Some Spring benefits:

  • no lookup code
  • simple descriptors
  • autowiring

Underestimating concurrency issues

More often than you can imagine, I have seen systems where the problems of concurrency were severely underestimated. Even people that I considered quite intelligent, when I was commenting about the lack of a concurrency control, argued: But chances are quite low.

Or even worst: a kind of optimistic locking was implemented, but the check of the time-stamp was done through a SELECT statement previous to the update without locking the row. Again, the argument was it is really improbable to get an update in between.

The problem is simple, low probability does not mean impossible and when this happens, it is specially tricky to find the reason for an error in a system that was running without any problem for a long time.

Fixing a bug has two parts: detection and correction. From these two steps, the first one is the most difficult and concurrency problems are (precisely, because of their low probability) very hard to reproduce.

Thinking that it doesn’t worth the effort to solve them, due to the low-probability, is like playing Russian roulette with a single bullet.

Hibernate now makes everything easier. Be aware however, that EntityManager is not thread-safe.

High performant (but useless) systems

Many times, I heard people talking about the problems of performance, when defining some constraints at DB level. Anyone can understand that no matter how fast a response is generated, it is totally useless if it is wrong. However, some people sometimes think that actually it depends and it is just about finding the right balance between performance and data integrity.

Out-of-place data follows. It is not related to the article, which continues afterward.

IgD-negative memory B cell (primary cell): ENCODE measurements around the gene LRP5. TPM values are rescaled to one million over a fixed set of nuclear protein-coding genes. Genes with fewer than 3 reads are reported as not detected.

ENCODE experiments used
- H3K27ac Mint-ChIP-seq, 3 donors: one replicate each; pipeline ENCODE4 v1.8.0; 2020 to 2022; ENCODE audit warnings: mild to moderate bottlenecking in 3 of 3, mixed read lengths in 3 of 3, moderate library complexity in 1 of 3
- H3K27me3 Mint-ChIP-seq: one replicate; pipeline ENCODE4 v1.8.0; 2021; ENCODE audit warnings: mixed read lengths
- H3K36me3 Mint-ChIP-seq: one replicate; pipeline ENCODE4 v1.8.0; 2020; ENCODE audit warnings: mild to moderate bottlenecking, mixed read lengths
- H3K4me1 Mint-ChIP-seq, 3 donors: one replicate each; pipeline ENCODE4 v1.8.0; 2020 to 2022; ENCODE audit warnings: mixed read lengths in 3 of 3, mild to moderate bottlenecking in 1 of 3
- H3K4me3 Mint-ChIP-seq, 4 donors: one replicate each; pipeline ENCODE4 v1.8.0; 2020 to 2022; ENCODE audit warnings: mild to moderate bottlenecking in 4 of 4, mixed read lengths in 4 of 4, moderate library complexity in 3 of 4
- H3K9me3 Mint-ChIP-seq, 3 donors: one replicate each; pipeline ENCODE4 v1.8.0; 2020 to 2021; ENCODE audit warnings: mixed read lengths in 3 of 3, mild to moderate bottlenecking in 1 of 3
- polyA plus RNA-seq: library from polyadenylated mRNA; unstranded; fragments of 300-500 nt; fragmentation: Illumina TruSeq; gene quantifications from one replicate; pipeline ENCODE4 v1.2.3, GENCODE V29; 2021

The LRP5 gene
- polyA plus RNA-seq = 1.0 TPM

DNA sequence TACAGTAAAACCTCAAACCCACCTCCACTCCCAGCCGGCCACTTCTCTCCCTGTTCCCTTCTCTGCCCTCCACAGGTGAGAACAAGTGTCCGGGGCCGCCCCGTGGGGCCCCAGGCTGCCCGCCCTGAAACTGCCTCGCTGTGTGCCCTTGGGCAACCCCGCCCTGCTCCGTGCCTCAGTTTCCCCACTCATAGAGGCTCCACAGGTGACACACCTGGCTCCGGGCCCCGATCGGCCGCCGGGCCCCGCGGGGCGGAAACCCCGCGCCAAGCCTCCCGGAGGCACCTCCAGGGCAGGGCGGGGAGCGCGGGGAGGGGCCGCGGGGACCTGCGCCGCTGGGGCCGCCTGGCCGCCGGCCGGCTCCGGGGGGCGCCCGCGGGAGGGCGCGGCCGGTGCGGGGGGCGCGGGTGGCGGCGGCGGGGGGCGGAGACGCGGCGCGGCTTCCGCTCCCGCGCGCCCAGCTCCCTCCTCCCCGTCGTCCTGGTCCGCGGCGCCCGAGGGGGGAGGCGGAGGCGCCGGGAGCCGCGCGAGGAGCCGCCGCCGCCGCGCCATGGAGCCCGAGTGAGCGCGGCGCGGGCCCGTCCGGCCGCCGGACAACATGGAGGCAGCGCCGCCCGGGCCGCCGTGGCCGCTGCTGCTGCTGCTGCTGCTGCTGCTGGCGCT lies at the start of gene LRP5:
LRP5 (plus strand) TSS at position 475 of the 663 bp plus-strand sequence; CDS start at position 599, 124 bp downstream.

For those who are still not sure about this point, this example might be helpful.

The company was an electricity company.

Just few years before, it had paid several millions for a huge consulting project that implied a broad reengineering of the processes and information systems.

Whilst relational databases were already an industry standard, the implementation option on which the solution was based was a non-relational database (Adabas). In order to improve performance, one-to-many relationships were implemented as arrays, with no FK constraint. The result was a much performant system and everyone was proud of it.

But after having seen many inconsistencies, I made a small program in Natural. The input was a screen where the user declared the FK constraints and the source of a Cobol program was automatically generated, compiled and run, in order to make the checks and produce a report of the inconsistencies.

We all know how bad inconsistencies are and how they tend to reproduce themselves. What we might not always be aware of, is about the business and economical consequences they may have.

As said before, many processes were improved not only internally, but also the communication among them. An electricity company has many offices distributed across the service area. Each of these offices does maintenance and other kind of tasks. So the Operations and CRM systems were feeding the service orders each office needed to do on a given day.

One of this types of orders, was to read the meters in order to generate the invoices.

The problem, is that some meters were assigned to invalid offices.

This means, that this meters were never included into any service order to read them.

Yes, you are right. No reading means that no invoice was being generated. They were getting electricity for free. There were many of them. Happy customers, of course.

I hope inconsistencies will no further be seen as a technical problem. They might mean huge amounts of money.